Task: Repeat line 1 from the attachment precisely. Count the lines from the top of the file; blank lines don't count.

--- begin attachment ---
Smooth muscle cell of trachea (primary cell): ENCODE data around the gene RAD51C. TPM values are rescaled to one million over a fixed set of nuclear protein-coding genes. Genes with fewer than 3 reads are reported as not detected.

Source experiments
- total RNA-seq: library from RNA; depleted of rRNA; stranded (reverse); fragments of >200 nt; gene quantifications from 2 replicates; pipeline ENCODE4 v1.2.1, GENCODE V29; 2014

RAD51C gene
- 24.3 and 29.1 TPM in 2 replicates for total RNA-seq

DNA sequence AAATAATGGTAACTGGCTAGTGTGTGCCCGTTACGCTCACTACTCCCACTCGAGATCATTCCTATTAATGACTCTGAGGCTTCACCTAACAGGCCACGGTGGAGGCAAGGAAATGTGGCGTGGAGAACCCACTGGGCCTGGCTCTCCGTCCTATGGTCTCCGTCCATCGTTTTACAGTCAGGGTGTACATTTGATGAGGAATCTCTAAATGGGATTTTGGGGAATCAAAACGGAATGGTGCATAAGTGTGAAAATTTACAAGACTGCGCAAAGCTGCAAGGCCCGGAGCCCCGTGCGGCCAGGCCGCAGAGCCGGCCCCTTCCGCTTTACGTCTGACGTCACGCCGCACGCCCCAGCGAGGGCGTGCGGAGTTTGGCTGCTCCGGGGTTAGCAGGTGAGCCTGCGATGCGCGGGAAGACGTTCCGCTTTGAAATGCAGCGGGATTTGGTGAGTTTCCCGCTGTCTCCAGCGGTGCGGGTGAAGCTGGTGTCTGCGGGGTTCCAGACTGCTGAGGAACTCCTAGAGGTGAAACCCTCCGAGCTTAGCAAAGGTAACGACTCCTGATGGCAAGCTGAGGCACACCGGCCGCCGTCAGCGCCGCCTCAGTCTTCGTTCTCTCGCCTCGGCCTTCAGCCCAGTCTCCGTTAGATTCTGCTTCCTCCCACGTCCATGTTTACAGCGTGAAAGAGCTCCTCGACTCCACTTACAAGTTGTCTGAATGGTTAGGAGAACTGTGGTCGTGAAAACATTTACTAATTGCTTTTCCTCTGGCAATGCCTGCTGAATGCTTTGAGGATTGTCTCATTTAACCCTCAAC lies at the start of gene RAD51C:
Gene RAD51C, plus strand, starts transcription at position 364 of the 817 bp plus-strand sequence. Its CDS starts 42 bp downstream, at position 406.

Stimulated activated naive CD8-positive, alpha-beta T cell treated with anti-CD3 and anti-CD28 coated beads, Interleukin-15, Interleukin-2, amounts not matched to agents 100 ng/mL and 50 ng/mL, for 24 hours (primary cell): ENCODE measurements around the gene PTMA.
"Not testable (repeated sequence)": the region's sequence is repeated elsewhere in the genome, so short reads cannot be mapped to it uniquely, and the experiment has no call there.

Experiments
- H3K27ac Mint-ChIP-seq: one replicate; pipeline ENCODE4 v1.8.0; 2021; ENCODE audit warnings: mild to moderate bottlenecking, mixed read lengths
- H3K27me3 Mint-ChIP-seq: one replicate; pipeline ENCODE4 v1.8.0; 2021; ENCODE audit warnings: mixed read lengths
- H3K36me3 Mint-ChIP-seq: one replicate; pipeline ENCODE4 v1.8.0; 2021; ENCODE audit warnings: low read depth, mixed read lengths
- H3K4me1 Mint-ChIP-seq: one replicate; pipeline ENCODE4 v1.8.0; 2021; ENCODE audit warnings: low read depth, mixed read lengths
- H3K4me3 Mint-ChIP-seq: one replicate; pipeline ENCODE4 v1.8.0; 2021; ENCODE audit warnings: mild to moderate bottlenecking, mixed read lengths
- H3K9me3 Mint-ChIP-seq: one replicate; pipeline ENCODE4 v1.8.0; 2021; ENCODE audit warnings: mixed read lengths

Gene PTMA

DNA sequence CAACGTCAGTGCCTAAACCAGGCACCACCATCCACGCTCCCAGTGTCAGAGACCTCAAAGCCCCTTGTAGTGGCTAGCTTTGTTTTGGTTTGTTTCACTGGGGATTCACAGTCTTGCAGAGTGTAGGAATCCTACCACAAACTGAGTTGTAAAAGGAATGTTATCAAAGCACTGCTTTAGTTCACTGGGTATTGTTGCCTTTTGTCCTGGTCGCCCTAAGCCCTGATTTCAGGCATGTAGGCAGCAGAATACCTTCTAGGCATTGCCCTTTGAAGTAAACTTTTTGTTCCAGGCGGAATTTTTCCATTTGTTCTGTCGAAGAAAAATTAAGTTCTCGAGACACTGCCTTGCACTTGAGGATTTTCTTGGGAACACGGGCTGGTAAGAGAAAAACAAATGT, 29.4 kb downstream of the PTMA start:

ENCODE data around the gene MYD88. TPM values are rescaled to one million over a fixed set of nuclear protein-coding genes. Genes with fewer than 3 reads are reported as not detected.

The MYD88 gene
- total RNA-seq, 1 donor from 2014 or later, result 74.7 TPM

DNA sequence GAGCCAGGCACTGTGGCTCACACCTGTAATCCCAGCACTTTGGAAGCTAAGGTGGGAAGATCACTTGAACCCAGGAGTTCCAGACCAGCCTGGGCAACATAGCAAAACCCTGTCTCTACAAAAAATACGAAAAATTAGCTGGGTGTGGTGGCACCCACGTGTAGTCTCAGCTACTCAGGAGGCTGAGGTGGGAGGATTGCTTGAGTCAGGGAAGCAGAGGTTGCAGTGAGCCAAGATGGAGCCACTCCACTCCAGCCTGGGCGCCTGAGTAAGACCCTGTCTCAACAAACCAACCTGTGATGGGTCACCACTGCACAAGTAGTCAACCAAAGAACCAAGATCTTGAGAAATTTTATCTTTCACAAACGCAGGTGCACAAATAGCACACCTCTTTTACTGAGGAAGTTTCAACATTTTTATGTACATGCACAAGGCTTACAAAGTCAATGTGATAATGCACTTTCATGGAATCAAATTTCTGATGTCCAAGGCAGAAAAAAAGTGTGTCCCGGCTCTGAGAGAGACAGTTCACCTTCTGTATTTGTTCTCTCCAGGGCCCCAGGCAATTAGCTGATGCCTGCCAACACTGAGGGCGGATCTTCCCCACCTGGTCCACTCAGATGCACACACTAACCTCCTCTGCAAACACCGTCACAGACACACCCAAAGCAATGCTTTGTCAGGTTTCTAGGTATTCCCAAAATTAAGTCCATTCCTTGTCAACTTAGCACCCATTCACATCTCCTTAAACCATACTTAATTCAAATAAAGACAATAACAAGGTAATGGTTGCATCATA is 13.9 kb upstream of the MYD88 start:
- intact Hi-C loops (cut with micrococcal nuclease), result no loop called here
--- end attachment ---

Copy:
Smooth muscle cell of trachea (primary cell): ENCODE data around the gene RAD51C. TPM values are rescaled to one million over a fixed set of nuclear protein-coding genes. Genes with fewer than 3 reads are reported as not detected.